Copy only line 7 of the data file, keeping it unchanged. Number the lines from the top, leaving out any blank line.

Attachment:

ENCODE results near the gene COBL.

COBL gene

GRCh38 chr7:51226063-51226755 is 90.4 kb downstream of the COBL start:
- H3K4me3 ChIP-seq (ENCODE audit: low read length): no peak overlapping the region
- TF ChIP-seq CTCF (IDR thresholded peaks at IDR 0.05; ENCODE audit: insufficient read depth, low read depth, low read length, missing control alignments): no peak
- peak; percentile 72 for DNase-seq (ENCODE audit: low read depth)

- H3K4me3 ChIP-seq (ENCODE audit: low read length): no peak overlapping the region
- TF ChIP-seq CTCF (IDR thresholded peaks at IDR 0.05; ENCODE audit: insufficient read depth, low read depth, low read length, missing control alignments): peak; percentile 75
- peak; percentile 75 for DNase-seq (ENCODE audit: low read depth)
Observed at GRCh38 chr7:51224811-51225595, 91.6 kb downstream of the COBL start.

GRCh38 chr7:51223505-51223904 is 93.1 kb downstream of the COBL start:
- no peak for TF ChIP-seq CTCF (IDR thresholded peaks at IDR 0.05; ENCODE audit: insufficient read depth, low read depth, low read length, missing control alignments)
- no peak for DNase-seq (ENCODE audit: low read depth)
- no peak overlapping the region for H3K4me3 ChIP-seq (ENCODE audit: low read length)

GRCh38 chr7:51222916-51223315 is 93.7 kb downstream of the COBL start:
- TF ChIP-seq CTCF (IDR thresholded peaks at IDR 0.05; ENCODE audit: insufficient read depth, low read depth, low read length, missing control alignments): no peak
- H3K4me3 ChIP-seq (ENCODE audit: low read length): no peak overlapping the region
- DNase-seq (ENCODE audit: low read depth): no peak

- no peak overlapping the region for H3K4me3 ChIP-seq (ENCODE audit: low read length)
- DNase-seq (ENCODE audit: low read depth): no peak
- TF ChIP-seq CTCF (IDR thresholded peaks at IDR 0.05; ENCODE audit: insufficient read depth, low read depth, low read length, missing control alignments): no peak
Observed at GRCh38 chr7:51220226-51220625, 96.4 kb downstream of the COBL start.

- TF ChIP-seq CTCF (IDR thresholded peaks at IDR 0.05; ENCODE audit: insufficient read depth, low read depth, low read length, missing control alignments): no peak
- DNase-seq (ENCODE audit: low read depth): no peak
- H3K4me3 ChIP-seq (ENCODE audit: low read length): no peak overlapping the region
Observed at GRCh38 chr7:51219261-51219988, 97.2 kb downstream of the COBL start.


- H3K4me3 ChIP-seq (ENCODE audit: low read length): no peak overlapping the region